After trending for a month straight, Wordle is now owned by The New York Times. Needless to say, it’s a big disappointment. Wordle will eventually become a paid game and lose the purity that made it so successful in the first place. But hey, we’ve got good news. You can save Wordle for offline use and play it forever.
As we’ve discussed in previous articles, Wordle is an incredibly simple hunk of code. It runs everything client-side, meaning that no part of the game (minus your streak) taps into a server for information. Over 7,000 days worth of Wordle answers sit comfortably in the website’s HTML, so if you save the website to your desktop, you can run it offline.
Running Wordle offline works perfectly, minus daily streaks—I expect that someone will fix this problem soon. Anyway, the offline Wordle will reset every day with a new word, and it will still let you share your game results on Twitter.
How to Save ‘Wordle’ to Your Desktop
Saving Wordle to your desktop or laptop takes just a few clicks. While the process differs a bit between each browser, the following instructions should work for most people.
Simply visit Wordle in your browser, right-click any part of the website, and select “save page as a webpage.” Safari users should select “save page as” and choose the “webarchive” option.
Then, choose a destination for the file. I suggest saving it to your desktop for easy access, though you can move it to any destination once it’s downloaded. When you double-click the HTML or webarchive file, it will open a saved version of Wordle in your browser. Again, this saved page will continue working if the regular Wordle website ever shuts down or gets paywalled.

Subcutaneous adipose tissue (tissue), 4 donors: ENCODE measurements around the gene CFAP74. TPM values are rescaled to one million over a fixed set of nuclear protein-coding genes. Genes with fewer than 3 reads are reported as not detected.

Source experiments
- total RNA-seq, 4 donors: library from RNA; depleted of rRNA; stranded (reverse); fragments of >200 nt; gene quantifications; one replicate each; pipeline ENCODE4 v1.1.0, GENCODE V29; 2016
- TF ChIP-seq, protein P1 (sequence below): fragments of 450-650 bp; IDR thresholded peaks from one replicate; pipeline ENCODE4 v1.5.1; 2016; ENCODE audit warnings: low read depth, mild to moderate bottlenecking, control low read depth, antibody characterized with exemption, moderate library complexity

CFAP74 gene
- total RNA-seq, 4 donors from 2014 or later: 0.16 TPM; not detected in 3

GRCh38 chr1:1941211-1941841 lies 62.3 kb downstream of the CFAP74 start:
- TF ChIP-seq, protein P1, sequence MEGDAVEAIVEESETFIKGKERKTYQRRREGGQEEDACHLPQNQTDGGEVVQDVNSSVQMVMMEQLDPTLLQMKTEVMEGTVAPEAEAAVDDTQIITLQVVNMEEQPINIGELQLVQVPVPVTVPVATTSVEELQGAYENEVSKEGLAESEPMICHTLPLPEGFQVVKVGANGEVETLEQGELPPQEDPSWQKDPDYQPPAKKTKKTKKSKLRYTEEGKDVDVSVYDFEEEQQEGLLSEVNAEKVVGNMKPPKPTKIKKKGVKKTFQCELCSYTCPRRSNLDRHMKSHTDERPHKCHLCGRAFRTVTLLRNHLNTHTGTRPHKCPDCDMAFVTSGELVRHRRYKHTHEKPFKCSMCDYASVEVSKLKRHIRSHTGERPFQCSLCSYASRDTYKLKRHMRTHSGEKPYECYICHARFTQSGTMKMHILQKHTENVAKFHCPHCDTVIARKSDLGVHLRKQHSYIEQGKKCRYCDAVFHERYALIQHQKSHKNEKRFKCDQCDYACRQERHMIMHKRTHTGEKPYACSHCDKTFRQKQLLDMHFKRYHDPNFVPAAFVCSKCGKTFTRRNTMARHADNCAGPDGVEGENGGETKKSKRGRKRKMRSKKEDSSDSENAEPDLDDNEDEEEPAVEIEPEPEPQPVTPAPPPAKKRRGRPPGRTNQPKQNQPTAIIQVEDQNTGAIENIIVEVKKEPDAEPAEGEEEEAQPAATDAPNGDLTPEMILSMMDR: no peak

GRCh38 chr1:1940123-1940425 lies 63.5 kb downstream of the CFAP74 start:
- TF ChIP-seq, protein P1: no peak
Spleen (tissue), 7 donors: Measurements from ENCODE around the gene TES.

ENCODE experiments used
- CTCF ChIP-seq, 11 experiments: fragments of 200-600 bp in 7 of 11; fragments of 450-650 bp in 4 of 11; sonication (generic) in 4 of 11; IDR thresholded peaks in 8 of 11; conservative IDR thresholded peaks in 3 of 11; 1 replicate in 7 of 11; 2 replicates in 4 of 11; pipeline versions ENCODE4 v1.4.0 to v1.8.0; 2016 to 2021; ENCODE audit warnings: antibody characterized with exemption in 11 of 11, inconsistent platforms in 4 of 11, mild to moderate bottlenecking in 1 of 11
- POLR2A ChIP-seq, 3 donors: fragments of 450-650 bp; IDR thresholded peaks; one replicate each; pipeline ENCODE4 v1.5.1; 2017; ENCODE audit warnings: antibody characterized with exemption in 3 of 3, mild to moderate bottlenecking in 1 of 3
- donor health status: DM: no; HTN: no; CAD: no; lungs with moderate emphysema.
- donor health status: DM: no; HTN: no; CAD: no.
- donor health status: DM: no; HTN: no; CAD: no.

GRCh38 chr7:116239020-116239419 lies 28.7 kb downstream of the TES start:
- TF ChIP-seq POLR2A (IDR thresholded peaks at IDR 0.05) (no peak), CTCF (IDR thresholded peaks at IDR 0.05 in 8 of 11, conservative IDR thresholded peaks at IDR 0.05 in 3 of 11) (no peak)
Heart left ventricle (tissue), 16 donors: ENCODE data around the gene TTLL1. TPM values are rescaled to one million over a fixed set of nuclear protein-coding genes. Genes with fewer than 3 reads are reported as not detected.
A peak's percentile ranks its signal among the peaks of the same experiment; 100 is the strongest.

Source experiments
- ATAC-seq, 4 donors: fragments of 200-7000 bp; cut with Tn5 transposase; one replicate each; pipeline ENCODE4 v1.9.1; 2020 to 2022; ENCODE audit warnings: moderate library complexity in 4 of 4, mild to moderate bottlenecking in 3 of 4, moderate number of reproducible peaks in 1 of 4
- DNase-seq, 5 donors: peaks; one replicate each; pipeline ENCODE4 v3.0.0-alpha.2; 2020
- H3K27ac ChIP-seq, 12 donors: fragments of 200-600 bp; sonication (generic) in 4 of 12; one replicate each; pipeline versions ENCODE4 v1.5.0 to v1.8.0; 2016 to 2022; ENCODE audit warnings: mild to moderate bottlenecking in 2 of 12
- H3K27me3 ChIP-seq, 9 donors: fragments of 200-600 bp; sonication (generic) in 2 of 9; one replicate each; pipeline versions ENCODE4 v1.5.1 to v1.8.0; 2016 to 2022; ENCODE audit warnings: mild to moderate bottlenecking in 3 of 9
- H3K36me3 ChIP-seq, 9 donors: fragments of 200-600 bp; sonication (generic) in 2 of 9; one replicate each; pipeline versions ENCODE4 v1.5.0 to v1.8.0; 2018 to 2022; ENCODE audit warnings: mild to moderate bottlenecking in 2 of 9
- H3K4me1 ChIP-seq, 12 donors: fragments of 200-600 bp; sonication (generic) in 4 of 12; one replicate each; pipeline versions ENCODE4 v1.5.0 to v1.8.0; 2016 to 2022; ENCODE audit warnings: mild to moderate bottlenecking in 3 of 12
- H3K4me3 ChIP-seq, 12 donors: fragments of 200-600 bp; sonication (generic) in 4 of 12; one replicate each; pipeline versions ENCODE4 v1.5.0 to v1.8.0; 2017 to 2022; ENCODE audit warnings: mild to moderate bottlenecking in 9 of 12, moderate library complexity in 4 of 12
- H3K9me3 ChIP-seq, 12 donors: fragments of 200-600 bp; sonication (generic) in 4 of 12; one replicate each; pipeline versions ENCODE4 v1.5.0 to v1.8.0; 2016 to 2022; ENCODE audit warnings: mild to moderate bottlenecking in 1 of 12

In the event that you lose your offline copy of Wordle, you can always re-download it (or play old Wordle games) through the Wayback Machine.
Can You Use the Offline ‘Wordle’ On a Phone?
Most people play Worlde on their phone or tablet. So, does this trick work on a mobile device?
The short answer is “no.”
Update, 2/4/22: We now know how to save Wordle for offline use on iPhone and iPad. The offline game updates with new words every day, just as it should. Unfortunately, the trick that makes this possible won’t let you play Wordle free forever (unless you permanently disconnect your iPhone or iPad from the internet).
But here’s the good news; mobile browsers can open HTML and webarchive files. If you save Wordle on your computer and move it to your phone, then your phone’s built-in filesystem should provide the option to open the webpage in Chrome or Safari. It just won’t work, for some reason.
We’ll be sure to update this article if someone finds a way to get the offline Wordle to work on mobile. But in the meantime, you can just enjoy the Wordle website like you have every morning (or night). If the New York Times decides to hide the game behind a paywall, it won’t happen for a while.
If you find a way to get the offline Wordle to work on mobile, please email me at email@example.com.
Source: The Verge